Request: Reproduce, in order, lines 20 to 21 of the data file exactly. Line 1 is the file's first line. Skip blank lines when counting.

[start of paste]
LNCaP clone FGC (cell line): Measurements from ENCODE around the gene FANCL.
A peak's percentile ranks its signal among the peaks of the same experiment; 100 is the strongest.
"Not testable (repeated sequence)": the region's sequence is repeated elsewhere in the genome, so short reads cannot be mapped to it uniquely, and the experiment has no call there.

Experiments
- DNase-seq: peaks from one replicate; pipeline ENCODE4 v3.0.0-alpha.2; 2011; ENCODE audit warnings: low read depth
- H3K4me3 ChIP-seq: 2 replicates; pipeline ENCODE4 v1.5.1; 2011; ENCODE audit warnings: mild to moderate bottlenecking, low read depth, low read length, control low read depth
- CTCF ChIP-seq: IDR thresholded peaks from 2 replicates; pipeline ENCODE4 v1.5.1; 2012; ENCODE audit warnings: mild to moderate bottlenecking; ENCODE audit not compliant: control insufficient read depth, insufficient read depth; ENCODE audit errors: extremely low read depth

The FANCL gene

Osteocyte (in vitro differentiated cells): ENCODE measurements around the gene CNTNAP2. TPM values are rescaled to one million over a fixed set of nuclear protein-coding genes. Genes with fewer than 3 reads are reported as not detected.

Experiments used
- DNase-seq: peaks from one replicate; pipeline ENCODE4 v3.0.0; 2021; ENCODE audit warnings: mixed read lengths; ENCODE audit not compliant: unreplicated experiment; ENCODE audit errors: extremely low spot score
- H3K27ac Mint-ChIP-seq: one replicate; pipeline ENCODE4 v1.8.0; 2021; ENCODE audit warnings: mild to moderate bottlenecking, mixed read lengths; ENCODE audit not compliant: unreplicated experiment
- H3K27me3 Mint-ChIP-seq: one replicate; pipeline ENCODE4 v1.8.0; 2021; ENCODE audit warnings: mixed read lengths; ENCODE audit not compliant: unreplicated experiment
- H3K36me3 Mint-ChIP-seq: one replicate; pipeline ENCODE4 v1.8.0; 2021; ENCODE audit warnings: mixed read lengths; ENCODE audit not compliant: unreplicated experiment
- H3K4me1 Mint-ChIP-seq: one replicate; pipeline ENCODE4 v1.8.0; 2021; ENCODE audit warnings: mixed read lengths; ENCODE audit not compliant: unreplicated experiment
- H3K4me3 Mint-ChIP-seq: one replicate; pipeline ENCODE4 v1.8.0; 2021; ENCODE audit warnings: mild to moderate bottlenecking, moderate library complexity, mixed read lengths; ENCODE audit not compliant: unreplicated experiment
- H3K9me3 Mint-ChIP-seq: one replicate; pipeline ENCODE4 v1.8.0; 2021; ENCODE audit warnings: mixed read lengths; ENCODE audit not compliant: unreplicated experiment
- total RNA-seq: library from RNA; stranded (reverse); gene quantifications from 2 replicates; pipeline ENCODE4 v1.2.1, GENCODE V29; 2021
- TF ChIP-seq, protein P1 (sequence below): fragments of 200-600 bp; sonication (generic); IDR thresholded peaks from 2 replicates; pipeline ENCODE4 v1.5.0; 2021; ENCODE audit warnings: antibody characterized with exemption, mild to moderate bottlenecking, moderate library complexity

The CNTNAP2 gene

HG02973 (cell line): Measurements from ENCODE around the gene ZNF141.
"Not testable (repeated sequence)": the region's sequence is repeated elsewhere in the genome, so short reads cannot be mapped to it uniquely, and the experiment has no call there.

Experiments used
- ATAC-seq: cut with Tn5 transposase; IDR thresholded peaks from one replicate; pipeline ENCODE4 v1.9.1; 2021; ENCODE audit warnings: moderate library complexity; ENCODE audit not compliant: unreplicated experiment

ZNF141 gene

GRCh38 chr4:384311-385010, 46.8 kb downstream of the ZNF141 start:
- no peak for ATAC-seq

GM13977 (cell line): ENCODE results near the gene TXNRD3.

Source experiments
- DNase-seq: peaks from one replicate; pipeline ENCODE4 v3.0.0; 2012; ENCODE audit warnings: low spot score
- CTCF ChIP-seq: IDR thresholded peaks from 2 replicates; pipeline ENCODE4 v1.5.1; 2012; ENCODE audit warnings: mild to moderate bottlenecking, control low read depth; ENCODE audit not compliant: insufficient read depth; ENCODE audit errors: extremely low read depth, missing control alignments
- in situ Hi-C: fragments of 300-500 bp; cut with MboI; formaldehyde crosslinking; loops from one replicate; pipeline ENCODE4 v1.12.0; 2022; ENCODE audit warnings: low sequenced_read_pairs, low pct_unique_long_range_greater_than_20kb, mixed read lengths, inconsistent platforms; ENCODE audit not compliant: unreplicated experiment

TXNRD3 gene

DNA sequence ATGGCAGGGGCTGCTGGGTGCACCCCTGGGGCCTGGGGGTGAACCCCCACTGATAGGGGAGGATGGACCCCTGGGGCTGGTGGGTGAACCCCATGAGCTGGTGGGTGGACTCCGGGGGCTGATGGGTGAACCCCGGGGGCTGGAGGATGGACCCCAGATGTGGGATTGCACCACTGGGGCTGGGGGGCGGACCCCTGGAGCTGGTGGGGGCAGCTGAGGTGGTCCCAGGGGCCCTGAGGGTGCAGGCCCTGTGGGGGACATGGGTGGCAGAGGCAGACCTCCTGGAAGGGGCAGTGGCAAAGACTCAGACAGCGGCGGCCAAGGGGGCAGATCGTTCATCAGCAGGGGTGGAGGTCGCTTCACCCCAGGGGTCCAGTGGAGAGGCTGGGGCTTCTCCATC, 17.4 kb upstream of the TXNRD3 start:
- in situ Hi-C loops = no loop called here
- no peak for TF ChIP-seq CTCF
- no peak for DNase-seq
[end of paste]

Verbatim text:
The CNTNAP2 gene

HG02973 (cell line): Measurements from ENCODE around the gene ZNF141.